An excellent article on the Artshub website considers the late Queen Elizabeth as a subject for Australian art. Of course, Vincent Namatjira features, alongside Paul Ryan, Karla Dickens and Sir William Dargie. Pointing out that, compared to the Queen’s longevity, his great-grandfather Albert died at 57, Vincent offers some pertinent comments: “Personally I’d like to see Indigenous leaders and heroes past and present have the same level of recognition and respect that the royal family does. I might retire from painting the Queen, let her rest in peace the poor thing … but I’ll definitely be busy painting King Charles!”.

The article fails to mention another Aboriginal artist who featured a wry take on the Queen. I wrote about Alex Nganjmirra in 2011, and feel he deserves his place in the sun again at this time:

“A wonderful suite of paintings by Oenpelli’s Alex Nganjmirra has emerged five years after his death just in time to celebrate the Royal Wedding.

Painted between 2002 and 2004, the son of Bobby Nganjmirra simply imagined the English ‘Queen lady” visiting Arnhemland – as well as riding an elephant in India on the way home, and taking a couple of his fellow Bininj home with her to drive her carriage. It came about as a consequence of Christ Church Cathedral in Darwin being re-consecrated in 1977 following its destruction by Cyclone Tracey. A few weeks later Queen Elizabeth II and the Duke of Edinburgh visited the new cathedral; the Queen’s signature is in the visitor’s book.

Many people from Arnhemland visited Darwin for this occasion, including, some of the Nganjmirra family. Bobby Nganjmirra even made a request for the Queen Lady to visit his people in Arnhemland, and they would take her on adventures she should never forget including visiting old rock art sites, helping repair broken down Toyotas, rounding up water buffaloes and joining in a drink at the club. Unfortunately such a wonderful offer was never taken up. Years later Alexander, Bobbie’s eldest son remembered these stories and talked with his friend, the dealer Neil McLeod about the possibility of painting these adventures and the places she could have visited. Back in Darwin, he imagined the Queen Lady going to a circus and being invited to join the trapeze artists flying high. She was so grateful for this wonderful experience, she chartered a special plane to take two Toyotas, some dingoes and lots of artefacts back to England.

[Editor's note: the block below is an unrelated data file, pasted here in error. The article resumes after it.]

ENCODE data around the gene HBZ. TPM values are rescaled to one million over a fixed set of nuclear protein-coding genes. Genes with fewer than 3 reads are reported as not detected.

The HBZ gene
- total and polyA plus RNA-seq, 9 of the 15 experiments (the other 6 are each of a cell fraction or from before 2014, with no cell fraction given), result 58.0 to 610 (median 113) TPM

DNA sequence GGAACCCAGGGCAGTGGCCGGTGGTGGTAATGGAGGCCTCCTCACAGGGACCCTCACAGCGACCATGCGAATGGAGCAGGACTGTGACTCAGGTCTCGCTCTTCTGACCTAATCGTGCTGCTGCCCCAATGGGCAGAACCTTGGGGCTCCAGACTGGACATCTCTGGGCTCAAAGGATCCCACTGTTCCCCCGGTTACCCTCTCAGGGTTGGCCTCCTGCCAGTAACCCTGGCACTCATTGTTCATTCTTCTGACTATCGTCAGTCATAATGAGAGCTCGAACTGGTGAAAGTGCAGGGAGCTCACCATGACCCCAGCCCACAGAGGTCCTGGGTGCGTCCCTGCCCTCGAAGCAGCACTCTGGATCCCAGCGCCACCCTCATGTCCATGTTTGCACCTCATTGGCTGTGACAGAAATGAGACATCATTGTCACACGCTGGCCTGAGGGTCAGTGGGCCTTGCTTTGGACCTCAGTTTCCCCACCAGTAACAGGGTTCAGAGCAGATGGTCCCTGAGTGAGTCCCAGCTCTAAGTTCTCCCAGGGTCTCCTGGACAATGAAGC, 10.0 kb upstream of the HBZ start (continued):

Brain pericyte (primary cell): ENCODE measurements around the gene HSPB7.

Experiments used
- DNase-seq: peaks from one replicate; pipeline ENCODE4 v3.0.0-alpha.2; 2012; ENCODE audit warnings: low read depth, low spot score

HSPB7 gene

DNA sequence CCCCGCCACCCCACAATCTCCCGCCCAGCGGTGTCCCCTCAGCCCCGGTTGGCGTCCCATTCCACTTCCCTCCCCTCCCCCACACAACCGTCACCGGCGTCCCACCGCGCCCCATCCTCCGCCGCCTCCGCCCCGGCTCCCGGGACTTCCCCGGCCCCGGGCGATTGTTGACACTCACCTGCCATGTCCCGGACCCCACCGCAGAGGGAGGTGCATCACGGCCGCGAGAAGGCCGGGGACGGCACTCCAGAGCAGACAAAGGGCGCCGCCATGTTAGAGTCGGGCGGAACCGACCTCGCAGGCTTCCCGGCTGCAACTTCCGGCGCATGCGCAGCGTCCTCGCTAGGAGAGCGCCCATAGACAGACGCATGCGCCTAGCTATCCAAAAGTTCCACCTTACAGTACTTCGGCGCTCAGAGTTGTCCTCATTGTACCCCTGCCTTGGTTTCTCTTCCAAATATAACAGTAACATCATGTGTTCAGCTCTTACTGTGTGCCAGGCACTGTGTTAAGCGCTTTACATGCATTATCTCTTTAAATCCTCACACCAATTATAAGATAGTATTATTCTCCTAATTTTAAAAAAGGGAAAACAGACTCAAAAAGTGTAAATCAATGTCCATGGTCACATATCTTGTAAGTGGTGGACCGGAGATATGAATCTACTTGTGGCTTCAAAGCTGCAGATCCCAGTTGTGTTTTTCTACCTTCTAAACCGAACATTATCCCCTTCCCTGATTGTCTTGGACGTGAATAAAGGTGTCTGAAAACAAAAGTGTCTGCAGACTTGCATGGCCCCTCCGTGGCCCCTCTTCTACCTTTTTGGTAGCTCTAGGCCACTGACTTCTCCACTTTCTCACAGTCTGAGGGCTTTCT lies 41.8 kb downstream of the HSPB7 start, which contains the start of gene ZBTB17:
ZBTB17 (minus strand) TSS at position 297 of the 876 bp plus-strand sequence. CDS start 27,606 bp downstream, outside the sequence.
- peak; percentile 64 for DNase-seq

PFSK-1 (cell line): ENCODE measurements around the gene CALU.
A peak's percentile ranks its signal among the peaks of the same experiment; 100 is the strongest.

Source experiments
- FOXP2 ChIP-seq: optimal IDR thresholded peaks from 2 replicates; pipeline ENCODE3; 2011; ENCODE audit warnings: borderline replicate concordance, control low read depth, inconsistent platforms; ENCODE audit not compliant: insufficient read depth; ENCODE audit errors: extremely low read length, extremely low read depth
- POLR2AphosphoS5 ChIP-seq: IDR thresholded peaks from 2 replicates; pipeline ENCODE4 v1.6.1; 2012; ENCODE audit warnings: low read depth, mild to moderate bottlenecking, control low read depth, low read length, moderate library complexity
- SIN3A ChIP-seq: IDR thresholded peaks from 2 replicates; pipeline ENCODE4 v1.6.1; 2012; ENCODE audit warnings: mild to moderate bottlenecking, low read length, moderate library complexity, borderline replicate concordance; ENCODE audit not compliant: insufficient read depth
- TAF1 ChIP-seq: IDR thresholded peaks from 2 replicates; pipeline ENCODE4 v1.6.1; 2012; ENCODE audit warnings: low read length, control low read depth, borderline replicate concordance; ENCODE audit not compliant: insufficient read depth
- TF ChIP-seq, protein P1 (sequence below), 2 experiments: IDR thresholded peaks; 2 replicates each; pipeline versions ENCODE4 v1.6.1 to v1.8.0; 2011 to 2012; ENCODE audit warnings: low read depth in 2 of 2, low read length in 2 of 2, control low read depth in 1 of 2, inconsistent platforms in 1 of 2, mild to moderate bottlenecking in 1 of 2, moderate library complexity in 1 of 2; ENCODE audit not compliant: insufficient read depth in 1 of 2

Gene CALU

A key feature for Alex was that she had to be Black, just like him. So Her Maj now clearly has a traditional naked Bininj body, though it’s decorously covered in a gauzy pink outfit, and – unless she’s fixing up the Toyota – she’s also wearing a magnificent crown.

The suite of 17 works has been tucked away in Neil McLeod’s hands since 2004, and it took an inspired call from Art Mob’s Euan Hills in Hobart to point out the wisdom of releasing the paintings at the same time as interest was at a peak caused by the Royal Wedding today. One problem, though, was that the works lacked some of the rarrking that Nganjimirra had planned. But this has now been completed by his niece and fellow painter, Eva Nganjmirra just in time for the show.

Though the subject matter of the Queen Suite is so far removed from Arnhemland traditional art – and Alex was a cave-painter as well as a bark, canvas and paper man – it’s quite clear that the artist’s style of painting has persisted. And it’s a joy to see works NOT on paper – which he and his father Bobby had been encouraged to use to evoke cave art by US billionaire John Kluge when he commissioned works at Oenpelli in the early 90s, just before Bobby died.

Bobby had taught his three sons to paint on bark and on rock when the family lived at an isolated bush camp high up in the Stone Country between Oenpelli and Maningrida. In accordance with traditional law, however, he would not begin to pass on any details regarding the sacred meaning attached to each design until the sons had gone through several age grading ceremonies, when they were deemed to be worthy enough to learn the meaning behind the paintings. They were usually allowed to start painting the tribal stories at about the age of 25.

Because of the distance from Oenpelli the boys had little western education when young, but were well trained in bush craft and ceremonial obligations. They later gained an education at Oenpelli and Kormilda College in Darwin.

Sadly, Alex was a party boy and overdid the alcohol, according to a new book about Neil McLeod – ‘Everywhere, Everywhen’ – and died in June 2006, aged only 45.